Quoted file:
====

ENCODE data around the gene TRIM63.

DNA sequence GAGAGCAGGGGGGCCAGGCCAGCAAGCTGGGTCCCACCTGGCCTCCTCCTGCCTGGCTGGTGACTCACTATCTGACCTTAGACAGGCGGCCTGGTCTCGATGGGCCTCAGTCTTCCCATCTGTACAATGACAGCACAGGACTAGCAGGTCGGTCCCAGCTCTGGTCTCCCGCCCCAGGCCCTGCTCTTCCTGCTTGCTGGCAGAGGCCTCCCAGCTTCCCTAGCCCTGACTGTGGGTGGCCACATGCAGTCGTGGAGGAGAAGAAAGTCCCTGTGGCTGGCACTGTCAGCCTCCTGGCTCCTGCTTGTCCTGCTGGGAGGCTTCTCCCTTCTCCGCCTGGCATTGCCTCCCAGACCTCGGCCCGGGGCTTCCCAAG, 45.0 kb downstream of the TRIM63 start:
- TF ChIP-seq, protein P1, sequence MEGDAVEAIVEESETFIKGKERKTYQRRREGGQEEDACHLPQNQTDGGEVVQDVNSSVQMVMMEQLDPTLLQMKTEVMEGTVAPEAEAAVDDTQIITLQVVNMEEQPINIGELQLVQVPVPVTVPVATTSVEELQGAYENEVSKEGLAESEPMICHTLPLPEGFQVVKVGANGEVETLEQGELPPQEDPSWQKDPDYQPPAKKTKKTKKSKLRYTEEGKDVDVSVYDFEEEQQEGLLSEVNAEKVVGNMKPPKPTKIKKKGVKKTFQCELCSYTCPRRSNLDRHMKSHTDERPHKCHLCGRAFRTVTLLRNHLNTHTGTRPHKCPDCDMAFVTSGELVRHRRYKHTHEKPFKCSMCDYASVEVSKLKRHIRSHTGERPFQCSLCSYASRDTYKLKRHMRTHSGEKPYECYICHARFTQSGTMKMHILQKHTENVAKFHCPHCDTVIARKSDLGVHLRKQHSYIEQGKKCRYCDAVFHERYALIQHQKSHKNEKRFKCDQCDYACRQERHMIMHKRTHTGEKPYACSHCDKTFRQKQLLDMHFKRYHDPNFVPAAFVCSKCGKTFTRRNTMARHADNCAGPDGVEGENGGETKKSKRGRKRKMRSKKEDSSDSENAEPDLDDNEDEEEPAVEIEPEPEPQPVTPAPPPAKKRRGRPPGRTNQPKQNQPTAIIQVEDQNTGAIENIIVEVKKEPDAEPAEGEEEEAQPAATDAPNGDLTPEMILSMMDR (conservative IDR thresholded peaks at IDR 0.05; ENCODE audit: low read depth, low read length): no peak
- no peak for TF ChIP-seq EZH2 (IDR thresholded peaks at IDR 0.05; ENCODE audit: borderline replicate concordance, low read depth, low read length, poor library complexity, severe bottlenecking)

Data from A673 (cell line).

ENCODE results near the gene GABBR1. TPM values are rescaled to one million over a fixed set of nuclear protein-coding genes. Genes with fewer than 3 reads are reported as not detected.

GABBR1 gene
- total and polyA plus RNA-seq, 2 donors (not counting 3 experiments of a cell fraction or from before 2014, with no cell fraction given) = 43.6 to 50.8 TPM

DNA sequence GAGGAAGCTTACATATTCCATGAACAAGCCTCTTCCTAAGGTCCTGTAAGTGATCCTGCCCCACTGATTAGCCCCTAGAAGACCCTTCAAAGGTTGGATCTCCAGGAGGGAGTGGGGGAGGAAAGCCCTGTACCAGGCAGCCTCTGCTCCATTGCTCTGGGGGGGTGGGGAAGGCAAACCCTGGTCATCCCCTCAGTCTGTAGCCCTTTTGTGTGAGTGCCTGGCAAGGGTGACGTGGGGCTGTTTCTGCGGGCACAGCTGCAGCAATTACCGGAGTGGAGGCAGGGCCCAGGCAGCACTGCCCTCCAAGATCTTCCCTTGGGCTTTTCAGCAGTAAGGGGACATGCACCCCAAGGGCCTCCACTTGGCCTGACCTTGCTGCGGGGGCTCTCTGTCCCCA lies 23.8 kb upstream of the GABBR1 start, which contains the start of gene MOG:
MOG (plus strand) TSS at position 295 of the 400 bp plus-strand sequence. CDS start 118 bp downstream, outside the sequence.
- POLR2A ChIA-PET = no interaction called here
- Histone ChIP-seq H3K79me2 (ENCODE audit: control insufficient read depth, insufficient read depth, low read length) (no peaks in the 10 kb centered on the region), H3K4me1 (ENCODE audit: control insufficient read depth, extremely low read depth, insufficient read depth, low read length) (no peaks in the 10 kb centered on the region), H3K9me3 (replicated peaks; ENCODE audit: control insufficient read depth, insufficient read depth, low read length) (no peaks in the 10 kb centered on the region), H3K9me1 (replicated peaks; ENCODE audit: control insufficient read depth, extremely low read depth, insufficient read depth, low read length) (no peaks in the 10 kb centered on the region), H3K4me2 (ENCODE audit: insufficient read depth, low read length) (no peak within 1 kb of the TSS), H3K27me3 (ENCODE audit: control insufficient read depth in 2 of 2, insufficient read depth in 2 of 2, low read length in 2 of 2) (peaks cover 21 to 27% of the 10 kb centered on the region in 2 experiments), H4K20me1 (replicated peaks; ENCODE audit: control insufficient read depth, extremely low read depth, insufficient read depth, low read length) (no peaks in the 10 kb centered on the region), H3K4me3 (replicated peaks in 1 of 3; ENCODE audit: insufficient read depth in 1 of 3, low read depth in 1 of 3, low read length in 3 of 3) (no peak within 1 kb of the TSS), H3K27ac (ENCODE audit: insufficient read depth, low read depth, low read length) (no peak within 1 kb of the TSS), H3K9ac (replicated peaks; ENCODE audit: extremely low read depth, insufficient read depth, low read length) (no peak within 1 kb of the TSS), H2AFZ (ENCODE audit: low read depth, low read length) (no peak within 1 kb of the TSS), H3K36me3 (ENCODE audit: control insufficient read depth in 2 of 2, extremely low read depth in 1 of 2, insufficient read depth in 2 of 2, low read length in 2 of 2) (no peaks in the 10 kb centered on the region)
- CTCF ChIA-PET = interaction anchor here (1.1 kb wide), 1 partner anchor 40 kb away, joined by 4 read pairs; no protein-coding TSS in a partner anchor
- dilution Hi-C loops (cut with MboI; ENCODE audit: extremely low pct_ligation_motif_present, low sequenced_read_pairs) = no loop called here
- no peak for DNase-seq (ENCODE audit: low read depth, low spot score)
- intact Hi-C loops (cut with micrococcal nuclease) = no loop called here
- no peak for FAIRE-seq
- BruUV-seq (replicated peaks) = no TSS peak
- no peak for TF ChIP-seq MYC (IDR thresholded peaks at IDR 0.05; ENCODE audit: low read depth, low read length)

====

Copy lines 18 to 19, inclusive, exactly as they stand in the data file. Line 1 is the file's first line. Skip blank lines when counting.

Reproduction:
- BruUV-seq (replicated peaks) = no TSS peak
- no peak for TF ChIP-seq MYC (IDR thresholded peaks at IDR 0.05; ENCODE audit: low read depth, low read length)